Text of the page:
Biden administration under intense criticism for underestimating Taliban
CHICAGO, United States (AA) – US Secretary of State Antony Blinken said on Sunday that personnel are being relocated from the US Embassy in Kabul, at one point one of the largest embassies in the world, to the Kabul airport “to ensure they can operate safely and securely,” as Taliban fighters move deeper into the Afghan capital.
President Joe Biden announced on Saturday that an additional 1,000 US troops would join the roughly 4,000 already in Afghanistan to help in the increasingly frantic drawdown of US troops.
During an interview with the ABC television network, Blinken said in order to move the embassy staff to Kabul’s airport “the president sent in a number of forces to make sure that as we continue to draw down our diplomatic presence, that we do it in a safe and orderly fashion. And at the same time, maintain a core diplomatic presence in Kabul.”
He also told CNN: “We have not asked the Taliban for anything.. we’ve told the Taliban that if they interfere with our personnel, with our operations as we’re proceeding with this drawdown, there will be a swift and decisive response.”
Blinken said the US is working round the clock to evacuate Americans from Afghanistan and secure special visa applications for those Afghans who assisted the American military either directly with military operations, or in more ancillary roles, such as with humanitarian and cultural aid.
Canada suspends operations at Kabul embassy
In a separate development, Canada has suspended its operations at the Canadian Embassy in Kabul, citing a situation that is “rapidly evolving and poses serious challenges to our ability to ensure the safety and security of our mission,” according to a statement from Canada’s Foreign Ministry.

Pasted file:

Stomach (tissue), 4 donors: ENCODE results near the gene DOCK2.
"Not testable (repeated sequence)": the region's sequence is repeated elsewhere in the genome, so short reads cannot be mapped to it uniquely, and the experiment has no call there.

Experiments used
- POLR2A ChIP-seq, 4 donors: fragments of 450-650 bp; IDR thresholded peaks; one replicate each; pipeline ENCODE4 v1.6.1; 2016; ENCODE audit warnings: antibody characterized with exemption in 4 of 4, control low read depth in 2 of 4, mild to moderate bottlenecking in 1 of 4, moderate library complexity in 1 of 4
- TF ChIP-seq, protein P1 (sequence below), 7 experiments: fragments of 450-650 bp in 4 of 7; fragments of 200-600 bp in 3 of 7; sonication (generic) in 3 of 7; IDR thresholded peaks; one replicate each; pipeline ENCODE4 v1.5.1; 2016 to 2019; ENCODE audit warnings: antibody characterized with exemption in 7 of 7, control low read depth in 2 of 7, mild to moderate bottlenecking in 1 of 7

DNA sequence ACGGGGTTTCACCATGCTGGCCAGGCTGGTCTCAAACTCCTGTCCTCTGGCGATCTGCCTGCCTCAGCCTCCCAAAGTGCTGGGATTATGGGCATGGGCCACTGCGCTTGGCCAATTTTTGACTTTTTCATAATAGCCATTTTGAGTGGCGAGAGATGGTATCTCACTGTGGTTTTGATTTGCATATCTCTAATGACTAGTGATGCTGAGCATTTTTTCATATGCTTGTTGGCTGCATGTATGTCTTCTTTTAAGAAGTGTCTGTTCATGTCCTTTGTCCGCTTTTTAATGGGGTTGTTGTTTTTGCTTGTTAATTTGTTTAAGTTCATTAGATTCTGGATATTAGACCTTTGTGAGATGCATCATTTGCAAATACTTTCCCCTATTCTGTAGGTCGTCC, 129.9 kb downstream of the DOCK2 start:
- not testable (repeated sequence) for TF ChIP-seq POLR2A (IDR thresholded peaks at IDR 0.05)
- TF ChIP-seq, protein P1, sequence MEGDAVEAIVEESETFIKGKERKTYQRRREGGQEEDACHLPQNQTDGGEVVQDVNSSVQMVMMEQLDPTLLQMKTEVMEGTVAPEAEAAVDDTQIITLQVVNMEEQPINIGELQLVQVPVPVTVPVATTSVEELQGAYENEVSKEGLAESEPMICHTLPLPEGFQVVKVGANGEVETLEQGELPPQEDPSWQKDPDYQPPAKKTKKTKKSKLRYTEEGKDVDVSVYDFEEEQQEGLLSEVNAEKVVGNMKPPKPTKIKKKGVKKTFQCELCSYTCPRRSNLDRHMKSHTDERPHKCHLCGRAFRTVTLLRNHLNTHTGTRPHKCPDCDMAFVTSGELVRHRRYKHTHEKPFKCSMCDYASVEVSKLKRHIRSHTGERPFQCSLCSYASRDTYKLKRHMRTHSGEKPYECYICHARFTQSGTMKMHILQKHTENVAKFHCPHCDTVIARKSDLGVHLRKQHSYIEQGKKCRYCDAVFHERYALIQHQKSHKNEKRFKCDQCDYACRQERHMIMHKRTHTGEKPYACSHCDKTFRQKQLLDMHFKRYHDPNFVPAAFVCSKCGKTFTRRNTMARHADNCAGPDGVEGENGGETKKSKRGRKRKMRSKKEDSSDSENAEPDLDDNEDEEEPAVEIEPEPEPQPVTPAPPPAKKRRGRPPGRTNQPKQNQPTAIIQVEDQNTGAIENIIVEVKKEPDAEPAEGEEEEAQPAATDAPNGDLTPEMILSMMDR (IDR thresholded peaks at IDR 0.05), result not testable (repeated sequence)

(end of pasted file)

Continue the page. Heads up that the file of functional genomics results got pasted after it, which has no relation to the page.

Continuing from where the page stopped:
Eyewitnesses in Kabul told America’s National Public Radio that there is now a constant drone of “white noise” over Kabul, as helicopters fly overhead, in an effort to get US personnel and Afghans out of the country.
Polls show most Americans support the US troop withdrawal from Afghanistan, a process that former Presidents Barack Obama, Donald Trump, and now incumbent President Biden attempted to complete.
Biden administration under intense criticism
But the Biden administration has come under intense criticism in recent days, for apparently underestimating the Taliban, while overestimating the will of the Afghan army to defend their country.
Just a month ago, Biden said it was “highly unlikely” that there was an imminent takeover of the country by the Taliban.
But on Saturday, he once again said he would not pass along an “endless American presence” to another US president.
“One more year, or five more years of US military presence would not have made a difference if the Afghan military cannot or will not hold its own country,” Biden said in a statement. “And an endless American presence in the middle of another country’s civil conflict was not acceptable to me.”
US plans in tatters
The original plan to have US military personnel out of the country by the end of August, while leaving a few hundred military members to guard Kabul’s embassy and airport, now appears in tatters.
Ian Bremmer, a political scientist who heads political risk consultancy company Eurasia Group, told CNN on Saturday he would not criticize the Biden administration for wanting to draw down the US troops in Afghanistan, but he criticized the execution of the plan.
“The fact that we have, in the Pentagon, the best scenario planning for military presence in the world, and we have 20-year experience on the ground … and they were clearly caught completely flat-footed, and had no plan in place for the Taliban advancing … it’s unconscionable in my view that the United States is now playing catch up for a decision that was made on our timeline.”
“It’s an execution problem,” Bremmer said, adding: “And anyone who faces this on the ground in Afghanistan, as a consequence of not being prepared, is something this administration has to speak for.”
Bremmer also said the Biden administration should have been working more closely with its United Nations allies – the same allies who joined the US in Afghanistan 20 years ago – in working on a military drawdown. “We should not be leaving by ourselves.”